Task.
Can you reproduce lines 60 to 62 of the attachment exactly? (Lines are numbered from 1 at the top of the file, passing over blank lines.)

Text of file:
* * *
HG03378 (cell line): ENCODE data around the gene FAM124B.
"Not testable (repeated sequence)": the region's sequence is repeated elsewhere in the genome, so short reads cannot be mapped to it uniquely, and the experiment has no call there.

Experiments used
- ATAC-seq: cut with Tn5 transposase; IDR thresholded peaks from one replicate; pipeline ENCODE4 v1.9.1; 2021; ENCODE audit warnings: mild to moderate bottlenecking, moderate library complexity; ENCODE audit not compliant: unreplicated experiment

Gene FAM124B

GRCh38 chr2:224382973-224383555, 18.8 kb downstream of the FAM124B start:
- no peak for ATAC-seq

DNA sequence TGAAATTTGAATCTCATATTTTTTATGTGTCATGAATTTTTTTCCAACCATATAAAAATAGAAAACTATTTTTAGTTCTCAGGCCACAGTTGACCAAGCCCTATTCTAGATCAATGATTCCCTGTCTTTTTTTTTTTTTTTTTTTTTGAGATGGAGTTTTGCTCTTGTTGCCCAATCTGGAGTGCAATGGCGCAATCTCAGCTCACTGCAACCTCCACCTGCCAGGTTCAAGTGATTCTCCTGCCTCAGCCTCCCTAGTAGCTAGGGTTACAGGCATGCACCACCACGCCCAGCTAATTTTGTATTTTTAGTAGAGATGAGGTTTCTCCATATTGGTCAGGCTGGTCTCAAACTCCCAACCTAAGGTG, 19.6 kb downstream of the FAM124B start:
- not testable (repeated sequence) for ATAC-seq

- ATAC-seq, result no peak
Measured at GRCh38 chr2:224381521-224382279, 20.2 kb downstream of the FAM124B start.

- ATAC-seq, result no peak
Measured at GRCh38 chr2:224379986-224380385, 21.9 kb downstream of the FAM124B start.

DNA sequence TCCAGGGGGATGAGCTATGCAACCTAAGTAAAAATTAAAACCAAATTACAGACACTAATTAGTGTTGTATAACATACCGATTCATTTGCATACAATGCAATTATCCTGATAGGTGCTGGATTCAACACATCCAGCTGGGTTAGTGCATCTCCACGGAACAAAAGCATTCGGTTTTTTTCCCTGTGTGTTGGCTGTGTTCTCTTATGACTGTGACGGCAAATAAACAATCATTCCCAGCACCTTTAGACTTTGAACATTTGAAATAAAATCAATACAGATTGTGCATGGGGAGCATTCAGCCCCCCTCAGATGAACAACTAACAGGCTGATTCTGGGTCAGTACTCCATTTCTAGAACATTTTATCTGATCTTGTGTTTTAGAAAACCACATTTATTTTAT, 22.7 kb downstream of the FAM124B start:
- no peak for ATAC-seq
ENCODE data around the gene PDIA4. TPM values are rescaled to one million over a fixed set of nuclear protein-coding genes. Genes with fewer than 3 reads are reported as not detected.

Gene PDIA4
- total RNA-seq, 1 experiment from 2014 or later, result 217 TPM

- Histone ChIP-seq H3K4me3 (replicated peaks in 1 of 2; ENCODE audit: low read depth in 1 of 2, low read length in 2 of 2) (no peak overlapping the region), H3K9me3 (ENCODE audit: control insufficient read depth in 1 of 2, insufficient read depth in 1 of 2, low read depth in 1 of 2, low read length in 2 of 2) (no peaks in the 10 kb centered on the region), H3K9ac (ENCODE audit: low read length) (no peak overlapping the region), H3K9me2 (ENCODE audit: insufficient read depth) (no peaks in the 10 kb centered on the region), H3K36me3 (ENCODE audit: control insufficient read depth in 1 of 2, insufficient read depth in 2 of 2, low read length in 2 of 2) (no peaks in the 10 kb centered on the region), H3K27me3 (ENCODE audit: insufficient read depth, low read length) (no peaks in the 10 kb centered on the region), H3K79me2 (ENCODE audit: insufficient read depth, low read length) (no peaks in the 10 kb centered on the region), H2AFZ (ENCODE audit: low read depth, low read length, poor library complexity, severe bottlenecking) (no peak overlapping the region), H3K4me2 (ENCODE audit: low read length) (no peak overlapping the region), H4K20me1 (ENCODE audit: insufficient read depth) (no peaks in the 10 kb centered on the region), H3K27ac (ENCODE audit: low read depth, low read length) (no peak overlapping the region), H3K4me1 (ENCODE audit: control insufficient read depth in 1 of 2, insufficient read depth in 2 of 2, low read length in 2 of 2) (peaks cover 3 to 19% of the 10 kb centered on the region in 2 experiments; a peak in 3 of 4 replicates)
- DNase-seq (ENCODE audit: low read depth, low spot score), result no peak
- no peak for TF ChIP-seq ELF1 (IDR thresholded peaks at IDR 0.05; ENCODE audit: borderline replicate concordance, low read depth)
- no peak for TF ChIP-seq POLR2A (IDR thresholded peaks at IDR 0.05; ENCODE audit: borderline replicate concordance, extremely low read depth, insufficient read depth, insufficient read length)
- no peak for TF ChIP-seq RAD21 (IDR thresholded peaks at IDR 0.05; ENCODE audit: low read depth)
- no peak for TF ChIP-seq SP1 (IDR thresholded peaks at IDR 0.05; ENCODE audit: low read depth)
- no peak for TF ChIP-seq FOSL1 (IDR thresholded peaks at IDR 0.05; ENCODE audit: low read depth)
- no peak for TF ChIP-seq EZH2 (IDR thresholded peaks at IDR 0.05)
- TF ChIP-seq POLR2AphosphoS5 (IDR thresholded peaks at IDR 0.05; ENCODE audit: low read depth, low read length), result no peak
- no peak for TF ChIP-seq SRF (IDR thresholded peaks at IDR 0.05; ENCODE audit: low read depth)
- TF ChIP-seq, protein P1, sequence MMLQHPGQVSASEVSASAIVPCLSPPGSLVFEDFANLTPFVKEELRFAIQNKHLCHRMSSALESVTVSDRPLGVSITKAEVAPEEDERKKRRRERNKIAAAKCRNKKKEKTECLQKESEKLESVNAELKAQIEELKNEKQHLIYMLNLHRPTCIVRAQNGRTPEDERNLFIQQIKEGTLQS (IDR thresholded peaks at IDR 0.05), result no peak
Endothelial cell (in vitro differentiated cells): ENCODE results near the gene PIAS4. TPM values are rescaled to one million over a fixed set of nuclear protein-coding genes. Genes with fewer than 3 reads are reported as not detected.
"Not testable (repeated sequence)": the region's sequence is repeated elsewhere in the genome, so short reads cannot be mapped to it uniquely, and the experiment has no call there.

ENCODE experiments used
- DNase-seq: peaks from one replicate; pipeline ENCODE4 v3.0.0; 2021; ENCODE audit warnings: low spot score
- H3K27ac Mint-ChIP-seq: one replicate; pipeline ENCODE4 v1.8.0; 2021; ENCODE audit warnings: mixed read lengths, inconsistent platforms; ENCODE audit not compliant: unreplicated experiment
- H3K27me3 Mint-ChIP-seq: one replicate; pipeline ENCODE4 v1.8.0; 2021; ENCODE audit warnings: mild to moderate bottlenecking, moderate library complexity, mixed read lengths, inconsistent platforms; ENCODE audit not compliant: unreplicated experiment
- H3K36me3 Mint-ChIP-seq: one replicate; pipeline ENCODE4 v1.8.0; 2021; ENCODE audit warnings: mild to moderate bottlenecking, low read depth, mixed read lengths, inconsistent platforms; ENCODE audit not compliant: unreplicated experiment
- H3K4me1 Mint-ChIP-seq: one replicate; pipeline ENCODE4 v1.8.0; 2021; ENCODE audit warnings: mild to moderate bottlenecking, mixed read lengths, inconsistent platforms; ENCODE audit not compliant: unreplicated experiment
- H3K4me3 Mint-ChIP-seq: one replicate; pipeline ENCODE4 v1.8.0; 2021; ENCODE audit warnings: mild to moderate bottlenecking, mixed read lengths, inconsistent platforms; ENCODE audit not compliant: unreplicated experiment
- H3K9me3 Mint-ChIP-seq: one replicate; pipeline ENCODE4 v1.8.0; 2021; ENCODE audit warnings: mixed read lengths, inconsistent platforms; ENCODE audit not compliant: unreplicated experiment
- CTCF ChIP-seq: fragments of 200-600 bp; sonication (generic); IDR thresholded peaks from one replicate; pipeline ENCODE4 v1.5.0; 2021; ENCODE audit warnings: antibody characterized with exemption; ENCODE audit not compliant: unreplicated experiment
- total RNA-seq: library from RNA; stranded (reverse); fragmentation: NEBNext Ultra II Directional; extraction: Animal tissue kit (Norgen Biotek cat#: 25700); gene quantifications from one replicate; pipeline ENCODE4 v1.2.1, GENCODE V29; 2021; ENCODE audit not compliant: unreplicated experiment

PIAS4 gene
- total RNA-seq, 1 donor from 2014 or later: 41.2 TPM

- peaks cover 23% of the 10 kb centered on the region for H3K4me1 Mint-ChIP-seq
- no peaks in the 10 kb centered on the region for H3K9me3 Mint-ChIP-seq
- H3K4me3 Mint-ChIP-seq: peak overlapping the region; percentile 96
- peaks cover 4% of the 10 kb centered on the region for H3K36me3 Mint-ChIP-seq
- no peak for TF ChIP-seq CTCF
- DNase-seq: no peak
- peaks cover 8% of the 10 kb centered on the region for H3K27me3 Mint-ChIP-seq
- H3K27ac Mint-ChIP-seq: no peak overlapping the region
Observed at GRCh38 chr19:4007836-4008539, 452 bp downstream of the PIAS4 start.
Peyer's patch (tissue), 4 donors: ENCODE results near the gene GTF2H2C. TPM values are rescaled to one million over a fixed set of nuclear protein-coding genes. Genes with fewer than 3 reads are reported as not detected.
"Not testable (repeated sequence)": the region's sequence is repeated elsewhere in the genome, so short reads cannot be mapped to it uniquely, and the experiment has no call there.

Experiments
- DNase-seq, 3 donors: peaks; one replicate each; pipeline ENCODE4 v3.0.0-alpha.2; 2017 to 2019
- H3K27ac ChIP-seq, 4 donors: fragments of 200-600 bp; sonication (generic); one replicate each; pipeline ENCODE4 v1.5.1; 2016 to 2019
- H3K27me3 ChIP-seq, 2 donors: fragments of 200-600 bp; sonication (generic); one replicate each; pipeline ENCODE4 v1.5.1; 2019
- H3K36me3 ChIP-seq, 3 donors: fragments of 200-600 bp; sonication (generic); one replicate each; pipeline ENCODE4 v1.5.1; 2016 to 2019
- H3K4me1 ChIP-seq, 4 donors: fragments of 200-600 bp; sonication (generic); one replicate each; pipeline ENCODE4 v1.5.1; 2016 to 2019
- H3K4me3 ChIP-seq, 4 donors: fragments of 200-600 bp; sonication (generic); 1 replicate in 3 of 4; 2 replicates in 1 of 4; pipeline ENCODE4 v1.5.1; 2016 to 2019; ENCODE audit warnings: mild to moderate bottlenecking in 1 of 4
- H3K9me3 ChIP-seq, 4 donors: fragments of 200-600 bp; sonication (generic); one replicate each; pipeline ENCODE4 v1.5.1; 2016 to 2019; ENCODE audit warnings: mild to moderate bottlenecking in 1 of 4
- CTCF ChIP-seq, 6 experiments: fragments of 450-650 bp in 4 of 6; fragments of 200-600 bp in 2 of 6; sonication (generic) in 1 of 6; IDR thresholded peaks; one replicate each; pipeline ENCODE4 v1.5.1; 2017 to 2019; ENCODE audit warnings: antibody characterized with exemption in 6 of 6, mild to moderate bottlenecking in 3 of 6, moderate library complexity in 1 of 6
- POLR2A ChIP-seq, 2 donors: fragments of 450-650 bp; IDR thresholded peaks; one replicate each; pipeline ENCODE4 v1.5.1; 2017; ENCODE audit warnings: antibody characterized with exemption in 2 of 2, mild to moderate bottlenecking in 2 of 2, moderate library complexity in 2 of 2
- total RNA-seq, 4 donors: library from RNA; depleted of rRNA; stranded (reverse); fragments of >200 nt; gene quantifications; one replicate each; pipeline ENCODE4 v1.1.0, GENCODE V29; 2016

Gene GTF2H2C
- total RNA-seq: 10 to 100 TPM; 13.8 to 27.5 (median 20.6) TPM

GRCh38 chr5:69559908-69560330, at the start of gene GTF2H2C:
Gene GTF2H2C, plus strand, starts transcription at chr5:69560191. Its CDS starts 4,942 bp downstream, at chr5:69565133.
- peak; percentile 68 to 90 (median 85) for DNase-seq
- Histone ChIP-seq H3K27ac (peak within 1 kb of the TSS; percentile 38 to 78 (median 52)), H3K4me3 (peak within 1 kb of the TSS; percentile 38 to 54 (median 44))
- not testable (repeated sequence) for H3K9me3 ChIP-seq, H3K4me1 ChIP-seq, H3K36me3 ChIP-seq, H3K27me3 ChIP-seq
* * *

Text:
- H3K4me1 ChIP-seq, 4 donors: fragments of 200-600 bp; sonication (generic); one replicate each; pipeline ENCODE4 v1.5.1; 2016 to 2019
- H3K4me3 ChIP-seq, 4 donors: fragments of 200-600 bp; sonication (generic); 1 replicate in 3 of 4; 2 replicates in 1 of 4; pipeline ENCODE4 v1.5.1; 2016 to 2019; ENCODE audit warnings: mild to moderate bottlenecking in 1 of 4
- H3K9me3 ChIP-seq, 4 donors: fragments of 200-600 bp; sonication (generic); one replicate each; pipeline ENCODE4 v1.5.1; 2016 to 2019; ENCODE audit warnings: mild to moderate bottlenecking in 1 of 4